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Windows 2000 RPC Name Service and Integration with Active Directory

Client processes use Name Service APIs to find RPC servers that are exported . An RPC server exports itself by using RpcNs APIs. To connect to an RPC server, a client needs a compatible binding that offers the interface and version desired and has the proper protocol sequence. It finds compatible bindings by calling the RpcNs API. RPC Name Service provides the binding required by the RPC clients to use RPC and communicate with RPC servers.

Although the RpcNs APIs do not provide for ACLs, ACLs are supported by Active Directory and can be associated with Name Service entries. The Windows 2000 implementation of RPC Name Service uses Active Directory ACL enforcement and prevents unauthorized exports that need to be instantiated. It also makes sure that clients can import based on the ACLs.

The mechanisms for associating ACLs use out-of-band data. Out-of-band data is data that travels outside the normal flow of data from one process to another. For example, stream sockets are very useful for sending a stream of bytes from one process to another. The data that flows in this manner is called inline data. However, applications at either end occasionally need to communicate with each other without interrupting the regular flow of inline data. Such communication can be achieved by sending out-of-band data, which is sent at a higher priority to the receiver on the same socket as that used for the inline transfer. The advantage of using out-of-band data is that the data goes from sender to receiver directly, without any wait at the end of the incoming data stream. Some methods of configuring ACLs to facilitate the transmission of out-of-band data by processes are as follows:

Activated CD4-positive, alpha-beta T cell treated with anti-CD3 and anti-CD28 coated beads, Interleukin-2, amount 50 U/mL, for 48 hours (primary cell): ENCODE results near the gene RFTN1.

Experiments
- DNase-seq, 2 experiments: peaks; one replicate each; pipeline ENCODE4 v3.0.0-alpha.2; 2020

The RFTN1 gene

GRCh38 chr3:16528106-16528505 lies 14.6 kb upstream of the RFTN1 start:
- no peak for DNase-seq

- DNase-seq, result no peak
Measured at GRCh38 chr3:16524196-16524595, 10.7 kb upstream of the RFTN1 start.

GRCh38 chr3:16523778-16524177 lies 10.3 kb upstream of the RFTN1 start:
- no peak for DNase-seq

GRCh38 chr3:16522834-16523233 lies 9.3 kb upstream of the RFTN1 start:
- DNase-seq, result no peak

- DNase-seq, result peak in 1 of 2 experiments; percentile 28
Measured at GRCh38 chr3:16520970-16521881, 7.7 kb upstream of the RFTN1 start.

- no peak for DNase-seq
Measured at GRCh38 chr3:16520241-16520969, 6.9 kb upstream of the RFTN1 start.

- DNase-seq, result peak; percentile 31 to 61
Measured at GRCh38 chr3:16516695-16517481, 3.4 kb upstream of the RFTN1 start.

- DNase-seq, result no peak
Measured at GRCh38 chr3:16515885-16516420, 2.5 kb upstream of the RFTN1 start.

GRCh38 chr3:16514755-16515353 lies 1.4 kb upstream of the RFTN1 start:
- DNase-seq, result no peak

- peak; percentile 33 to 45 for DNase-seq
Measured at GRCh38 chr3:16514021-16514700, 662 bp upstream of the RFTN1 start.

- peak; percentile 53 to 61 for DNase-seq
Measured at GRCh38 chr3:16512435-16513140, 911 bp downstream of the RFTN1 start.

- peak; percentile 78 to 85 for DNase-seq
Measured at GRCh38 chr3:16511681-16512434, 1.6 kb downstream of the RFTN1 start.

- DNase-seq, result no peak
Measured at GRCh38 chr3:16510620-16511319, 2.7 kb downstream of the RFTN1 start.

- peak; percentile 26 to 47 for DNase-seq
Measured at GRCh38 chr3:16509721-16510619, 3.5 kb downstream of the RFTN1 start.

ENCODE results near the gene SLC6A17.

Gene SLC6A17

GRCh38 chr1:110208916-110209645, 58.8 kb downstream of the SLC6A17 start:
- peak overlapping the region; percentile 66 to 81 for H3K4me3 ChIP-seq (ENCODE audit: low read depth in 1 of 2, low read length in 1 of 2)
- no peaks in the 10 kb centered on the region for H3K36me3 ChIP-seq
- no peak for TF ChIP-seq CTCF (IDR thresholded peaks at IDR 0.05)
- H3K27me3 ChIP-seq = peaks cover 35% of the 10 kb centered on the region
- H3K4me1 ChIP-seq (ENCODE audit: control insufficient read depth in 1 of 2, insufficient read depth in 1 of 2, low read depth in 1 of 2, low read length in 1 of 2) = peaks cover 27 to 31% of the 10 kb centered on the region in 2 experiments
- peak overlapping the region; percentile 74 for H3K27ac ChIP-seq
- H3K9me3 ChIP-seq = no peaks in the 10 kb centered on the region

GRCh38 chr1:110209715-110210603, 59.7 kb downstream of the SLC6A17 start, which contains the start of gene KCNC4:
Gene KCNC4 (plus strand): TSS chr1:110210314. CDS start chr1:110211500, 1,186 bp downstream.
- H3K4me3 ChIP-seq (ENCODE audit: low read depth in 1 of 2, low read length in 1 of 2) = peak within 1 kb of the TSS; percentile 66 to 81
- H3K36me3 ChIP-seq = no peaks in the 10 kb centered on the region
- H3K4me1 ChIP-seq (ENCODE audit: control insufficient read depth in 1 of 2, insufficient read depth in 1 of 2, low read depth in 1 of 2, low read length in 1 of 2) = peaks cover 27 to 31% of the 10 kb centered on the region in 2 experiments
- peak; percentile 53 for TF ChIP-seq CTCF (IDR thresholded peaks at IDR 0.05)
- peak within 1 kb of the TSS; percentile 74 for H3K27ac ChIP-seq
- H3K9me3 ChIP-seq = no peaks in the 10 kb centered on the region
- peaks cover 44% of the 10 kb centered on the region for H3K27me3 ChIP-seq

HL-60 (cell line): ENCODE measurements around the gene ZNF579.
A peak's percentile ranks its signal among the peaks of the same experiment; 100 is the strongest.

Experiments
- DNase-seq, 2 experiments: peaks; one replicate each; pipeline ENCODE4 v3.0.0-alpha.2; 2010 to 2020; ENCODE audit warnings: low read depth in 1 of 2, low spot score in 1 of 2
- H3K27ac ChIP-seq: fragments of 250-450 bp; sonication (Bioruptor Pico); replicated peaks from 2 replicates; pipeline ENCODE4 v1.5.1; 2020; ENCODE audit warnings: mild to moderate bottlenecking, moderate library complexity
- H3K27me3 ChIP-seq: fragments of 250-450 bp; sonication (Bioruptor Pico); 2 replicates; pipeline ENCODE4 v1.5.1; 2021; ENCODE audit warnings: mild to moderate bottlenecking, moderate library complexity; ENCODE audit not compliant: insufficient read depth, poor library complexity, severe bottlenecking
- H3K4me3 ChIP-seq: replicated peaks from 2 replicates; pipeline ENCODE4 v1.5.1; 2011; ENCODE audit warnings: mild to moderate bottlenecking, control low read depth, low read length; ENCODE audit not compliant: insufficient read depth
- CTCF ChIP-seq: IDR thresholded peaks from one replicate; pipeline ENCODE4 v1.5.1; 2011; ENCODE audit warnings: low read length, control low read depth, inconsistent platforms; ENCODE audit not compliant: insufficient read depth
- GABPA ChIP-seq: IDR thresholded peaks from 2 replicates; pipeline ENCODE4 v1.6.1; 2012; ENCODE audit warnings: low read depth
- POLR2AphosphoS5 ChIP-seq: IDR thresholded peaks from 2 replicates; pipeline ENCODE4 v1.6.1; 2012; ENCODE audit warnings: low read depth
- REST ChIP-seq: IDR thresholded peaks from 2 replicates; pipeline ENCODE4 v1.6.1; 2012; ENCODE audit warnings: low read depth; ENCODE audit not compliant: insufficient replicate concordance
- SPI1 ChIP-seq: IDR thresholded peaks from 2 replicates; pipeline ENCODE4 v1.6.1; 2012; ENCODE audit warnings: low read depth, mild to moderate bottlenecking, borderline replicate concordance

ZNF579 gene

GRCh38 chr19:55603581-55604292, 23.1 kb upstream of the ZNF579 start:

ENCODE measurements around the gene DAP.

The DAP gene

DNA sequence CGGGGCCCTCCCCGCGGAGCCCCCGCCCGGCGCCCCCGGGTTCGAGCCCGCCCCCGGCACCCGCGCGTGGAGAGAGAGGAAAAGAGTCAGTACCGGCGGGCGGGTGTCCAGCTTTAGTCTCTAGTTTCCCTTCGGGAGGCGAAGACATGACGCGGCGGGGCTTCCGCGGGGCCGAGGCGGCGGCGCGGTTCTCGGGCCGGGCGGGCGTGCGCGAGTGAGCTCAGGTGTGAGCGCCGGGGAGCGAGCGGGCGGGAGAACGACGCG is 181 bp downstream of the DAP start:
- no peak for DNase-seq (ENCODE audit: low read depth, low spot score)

• The RpcServices container is created when a domain controller is installed. By default, all RPC Name Service entries created under RpcServices inherit the ACLs of this container object. By associating a default ACL with this container, the administrator can ensure that the ACL is applied across that domain for all RPC Name Service entries.

  • The Active Directory Users and Computers snap-in allows you to set ACLs on arbitrary Active Directory objects.

  • The RPC Locator impersonates the security identifier (SID) of the child process while making directory service calls to enforce ACL verification. The export succeeds locally, but is not persistent. It is visible only if you use it in a manner that is compatible with Windows NT 4.0, such as the broadcast method discussed in the following section.

note-icon Note

ACL failures on RPC Name Server lookups are treated as if the entry did not exist.

Windows 2000 RPC Name Service Process

All entries are instantiated as Active Directory objects. In every Windows 2000 domain there is a container object that is the root of the RPC Name Service. The distinguished name is as follows:

CN=RpcServices,CN=System,CN=Configuration,DC=< domain name >